[C] You’ve talked about a sense of play within your own work, so would you say this leads to a relationship which is driven by process over outcome?
[D] I don’t think you could say that the process is more important than the outcome because ultimately the process is what generates the outcome. I think that the word play is a really key word, if you’re not kind of engaged, I mean the whole idea of play is that it’s an activity you opt into because it’s enjoyable and exciting to you on some sort of deep level. So I think play is a very interesting way of describing that process. It’s important to some extent for art education to feel like play because that’s when you become absorbed in the activity, it’s when you’re at your most alert and enthusiastic.
[C] Many of your works are not strictly what one might consider a painting or a sculpture but rather are a combination. Is this something which is integral to your way of working? How did this development into this style of working come about?
[D] Working in an inter-disciplinary way is something I’ve done ever since art school. Some of the artists which were incredibly influential for me in my early days of practice could be said to work across disciplines or different areas of art. Someone like Tony Houlesly is a great example. He’s a guy who’s worked in video. There are sculptural elements to his work and there’s a performance element to what he does, but all of his work is still very much about visual objects. Even some of the writers I was interested in going way, way back. I mean if you take someone like William Burrows for example, here’s a guy, I mean he’s a writer, but his practice is very much collage, you could almost see it as just sculpture, you know, almost as much as it was writing. They’re both individuals who have influenced me going way, way back.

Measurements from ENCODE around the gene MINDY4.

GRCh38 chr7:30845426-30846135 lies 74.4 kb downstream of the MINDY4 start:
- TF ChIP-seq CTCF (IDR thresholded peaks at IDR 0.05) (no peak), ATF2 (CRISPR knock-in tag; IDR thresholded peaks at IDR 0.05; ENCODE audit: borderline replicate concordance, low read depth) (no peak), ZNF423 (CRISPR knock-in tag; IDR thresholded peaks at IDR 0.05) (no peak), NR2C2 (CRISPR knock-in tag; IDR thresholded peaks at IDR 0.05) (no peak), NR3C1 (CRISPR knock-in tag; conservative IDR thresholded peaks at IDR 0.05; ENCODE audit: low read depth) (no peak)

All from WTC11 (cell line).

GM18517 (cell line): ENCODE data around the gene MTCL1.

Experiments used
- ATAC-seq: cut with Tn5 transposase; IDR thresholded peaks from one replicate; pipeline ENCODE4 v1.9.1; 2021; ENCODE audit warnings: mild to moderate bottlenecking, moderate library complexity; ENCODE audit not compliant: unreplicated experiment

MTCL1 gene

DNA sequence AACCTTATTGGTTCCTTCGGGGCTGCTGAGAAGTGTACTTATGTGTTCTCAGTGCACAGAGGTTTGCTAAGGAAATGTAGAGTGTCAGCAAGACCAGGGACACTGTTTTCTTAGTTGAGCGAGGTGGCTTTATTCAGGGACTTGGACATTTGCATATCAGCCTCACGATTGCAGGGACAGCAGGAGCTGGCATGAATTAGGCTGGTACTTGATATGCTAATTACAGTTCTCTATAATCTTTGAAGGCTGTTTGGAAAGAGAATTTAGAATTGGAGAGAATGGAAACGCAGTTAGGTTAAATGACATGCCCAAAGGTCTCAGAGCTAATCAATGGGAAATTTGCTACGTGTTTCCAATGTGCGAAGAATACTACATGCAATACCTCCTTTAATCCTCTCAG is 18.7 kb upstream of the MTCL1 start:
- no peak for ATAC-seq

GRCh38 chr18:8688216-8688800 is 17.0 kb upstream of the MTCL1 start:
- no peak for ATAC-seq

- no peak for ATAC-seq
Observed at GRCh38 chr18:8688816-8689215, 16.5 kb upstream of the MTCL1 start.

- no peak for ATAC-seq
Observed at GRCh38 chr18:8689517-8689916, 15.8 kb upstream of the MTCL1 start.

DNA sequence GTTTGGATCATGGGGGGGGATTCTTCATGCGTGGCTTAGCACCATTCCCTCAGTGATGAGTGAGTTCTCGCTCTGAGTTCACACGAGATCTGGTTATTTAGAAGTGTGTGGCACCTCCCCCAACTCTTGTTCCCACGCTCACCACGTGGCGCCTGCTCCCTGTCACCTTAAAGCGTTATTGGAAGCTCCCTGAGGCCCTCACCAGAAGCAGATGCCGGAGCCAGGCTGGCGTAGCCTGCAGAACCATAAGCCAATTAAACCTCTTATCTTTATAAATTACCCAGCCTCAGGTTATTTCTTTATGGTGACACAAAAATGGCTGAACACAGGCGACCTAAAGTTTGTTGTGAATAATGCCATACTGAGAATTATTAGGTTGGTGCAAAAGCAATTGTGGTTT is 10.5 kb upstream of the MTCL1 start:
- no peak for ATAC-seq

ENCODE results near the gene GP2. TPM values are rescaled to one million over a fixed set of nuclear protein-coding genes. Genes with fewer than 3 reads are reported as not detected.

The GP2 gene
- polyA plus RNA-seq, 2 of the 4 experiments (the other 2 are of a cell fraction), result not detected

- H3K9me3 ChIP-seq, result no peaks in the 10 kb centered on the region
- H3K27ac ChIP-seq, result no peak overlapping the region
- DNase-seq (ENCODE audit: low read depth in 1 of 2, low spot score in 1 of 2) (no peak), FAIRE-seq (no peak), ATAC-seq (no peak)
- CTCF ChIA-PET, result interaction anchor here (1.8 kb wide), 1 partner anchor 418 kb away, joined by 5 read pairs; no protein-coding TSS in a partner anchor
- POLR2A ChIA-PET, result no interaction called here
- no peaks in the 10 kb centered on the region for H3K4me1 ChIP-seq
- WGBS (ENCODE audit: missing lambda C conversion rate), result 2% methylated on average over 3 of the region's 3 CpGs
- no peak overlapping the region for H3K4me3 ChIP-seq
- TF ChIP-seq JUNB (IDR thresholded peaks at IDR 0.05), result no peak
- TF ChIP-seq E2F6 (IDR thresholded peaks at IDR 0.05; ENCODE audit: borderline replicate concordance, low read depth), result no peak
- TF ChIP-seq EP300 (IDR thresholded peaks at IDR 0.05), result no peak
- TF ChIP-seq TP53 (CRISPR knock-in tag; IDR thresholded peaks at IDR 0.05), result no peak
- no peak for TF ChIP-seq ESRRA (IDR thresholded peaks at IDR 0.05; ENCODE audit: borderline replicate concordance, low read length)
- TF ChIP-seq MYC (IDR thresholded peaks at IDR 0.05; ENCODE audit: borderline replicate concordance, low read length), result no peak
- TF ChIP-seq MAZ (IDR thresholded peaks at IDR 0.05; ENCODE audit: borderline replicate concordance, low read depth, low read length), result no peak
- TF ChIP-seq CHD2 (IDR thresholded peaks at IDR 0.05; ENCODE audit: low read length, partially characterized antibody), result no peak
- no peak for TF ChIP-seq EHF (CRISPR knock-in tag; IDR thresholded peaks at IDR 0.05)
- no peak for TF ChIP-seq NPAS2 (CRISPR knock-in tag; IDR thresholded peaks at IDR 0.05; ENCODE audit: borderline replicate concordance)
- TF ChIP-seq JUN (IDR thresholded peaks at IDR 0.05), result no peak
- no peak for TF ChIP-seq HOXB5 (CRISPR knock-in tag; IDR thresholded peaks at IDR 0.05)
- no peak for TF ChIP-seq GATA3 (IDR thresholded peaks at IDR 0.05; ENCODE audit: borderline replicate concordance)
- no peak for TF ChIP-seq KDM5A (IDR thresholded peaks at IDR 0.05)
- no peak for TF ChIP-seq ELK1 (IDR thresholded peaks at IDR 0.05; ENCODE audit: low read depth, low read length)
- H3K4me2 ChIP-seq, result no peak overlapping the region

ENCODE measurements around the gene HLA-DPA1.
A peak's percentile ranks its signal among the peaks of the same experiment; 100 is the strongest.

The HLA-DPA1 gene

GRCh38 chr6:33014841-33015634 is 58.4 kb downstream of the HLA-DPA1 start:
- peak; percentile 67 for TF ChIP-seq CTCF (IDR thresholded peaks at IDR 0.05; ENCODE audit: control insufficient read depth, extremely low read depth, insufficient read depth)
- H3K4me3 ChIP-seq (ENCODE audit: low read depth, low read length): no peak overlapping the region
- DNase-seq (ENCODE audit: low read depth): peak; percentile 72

[C] Do you think this interest in writing from an early point within your practice is now reflected in your work? If not consciously but sub-consciously?
[D] Yeah it could be. I mean my subject matter is often pre-existing media in some form or another, whether it be video, television, music, print media, that’s often where I’ll start from an inspiration point of view. I guess I would put it down to the variety of those subject matters across moving image and all of that, it’s deeply embedded in the way I like to work.
[C] With this idea of being a multidisciplinary practitioner in mind, how do you see yourself?